I can think of a handful of reasons a civic application would need to be able to look up various districts at the city, county, state, or national level. Also things like TIRZs. You should be able to provide a latlong or a county precinct number and have it return this data in a JSON/XML form for use in other applications.
Backend interface, database, and end user API where the following can happen:
- Admins can upload a geojson, shapefile, etc. of voting precincts with an expiration date (usually they can only change at certain times by law).
- Admins can then upload the same for district/area/zone/whatever.
- Code runs to build a less intense to query database mapping the larger areas down to what precincts are in them.
- API users can make queries like
- JSON/XML spat out with known data, and a tag of some sort if it’s outdated according to the expiration set.
Why It’s Important
On it’s own, it’s not hugely important, but you could build all sorts of things with this data. Especially if the raw files were also provided somehow to download.
Off the top of my head, you could build the following:
- Simple district listing interface: http://whatsmydistrict.org/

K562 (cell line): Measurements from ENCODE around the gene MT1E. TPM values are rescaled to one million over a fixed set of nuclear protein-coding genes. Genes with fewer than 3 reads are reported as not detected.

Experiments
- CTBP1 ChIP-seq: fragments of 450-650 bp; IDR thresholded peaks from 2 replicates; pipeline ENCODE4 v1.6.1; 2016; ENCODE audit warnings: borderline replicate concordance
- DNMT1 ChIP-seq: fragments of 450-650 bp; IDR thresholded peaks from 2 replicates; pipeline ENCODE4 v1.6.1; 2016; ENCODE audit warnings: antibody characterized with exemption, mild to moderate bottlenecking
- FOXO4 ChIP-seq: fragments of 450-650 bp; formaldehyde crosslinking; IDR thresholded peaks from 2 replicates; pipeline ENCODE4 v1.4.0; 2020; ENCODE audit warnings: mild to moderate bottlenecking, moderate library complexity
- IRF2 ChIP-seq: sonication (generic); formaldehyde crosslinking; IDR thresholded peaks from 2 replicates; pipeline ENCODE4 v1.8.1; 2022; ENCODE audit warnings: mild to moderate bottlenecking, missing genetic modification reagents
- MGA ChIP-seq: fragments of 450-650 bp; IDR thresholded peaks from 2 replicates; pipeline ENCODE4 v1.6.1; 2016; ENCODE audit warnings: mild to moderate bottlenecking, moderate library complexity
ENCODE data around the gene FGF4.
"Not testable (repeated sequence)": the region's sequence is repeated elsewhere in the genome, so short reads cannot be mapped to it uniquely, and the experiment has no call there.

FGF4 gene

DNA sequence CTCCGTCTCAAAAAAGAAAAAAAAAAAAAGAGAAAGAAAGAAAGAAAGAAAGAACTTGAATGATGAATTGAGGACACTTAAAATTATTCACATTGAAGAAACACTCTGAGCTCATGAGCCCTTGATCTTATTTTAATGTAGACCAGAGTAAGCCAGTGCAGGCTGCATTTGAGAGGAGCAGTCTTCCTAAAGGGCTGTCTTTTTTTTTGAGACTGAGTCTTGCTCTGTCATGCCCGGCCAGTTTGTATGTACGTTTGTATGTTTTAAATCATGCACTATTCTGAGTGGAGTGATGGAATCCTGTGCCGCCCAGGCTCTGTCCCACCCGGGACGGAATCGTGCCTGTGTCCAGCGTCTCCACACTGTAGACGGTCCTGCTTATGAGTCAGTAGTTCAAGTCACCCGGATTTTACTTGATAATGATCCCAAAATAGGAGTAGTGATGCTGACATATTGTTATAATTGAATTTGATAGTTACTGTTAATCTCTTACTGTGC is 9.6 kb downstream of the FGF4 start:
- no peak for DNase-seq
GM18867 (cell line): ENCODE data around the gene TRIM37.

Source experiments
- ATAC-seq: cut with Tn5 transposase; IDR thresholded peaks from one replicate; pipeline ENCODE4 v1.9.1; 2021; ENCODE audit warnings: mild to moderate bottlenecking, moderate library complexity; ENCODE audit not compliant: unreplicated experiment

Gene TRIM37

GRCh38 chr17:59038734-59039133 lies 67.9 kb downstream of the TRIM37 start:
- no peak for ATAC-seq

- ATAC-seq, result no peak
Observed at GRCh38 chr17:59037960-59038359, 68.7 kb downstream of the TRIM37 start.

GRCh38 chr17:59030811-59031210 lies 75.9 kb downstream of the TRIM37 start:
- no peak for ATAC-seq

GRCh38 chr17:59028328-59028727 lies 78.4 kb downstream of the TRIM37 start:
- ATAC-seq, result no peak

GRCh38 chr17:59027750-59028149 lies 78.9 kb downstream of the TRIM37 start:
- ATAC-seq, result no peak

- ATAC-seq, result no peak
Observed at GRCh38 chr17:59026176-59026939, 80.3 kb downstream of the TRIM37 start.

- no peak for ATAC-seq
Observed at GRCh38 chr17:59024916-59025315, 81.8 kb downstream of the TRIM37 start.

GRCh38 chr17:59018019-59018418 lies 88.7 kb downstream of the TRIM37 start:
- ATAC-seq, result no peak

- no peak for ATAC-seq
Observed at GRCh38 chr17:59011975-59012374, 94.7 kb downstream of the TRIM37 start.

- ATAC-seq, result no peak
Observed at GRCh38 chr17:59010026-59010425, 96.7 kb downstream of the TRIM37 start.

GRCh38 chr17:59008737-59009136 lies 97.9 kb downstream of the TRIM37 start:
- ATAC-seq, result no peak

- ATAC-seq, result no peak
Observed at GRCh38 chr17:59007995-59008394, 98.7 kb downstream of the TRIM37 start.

- Who represents me, but like way more in depth: http://www.fyi.legis.state.tx.us/Home.aspx
- A digital clone of a voter registration card like this: Texas voter registration card
- A digital version of the League of Women Voters Voter Guide, but without showing you all the stuff you can’t actually vote for (the project I plan on doing next). For the primaries it was 51 pages. It took me 2 hours to get through, and at least half the time was just trying to find what was relevant to me.
What Are These Images?
After winning the 2016 Houston Hackathon, I had the chance to present my project to Mayor Turner. Presenting an API is not an easy thing to do, so I spend a few days cranking out a backend to demonstrate uploading and categorizing datasets, and then a frontend viewer to show getting data out and displaying it.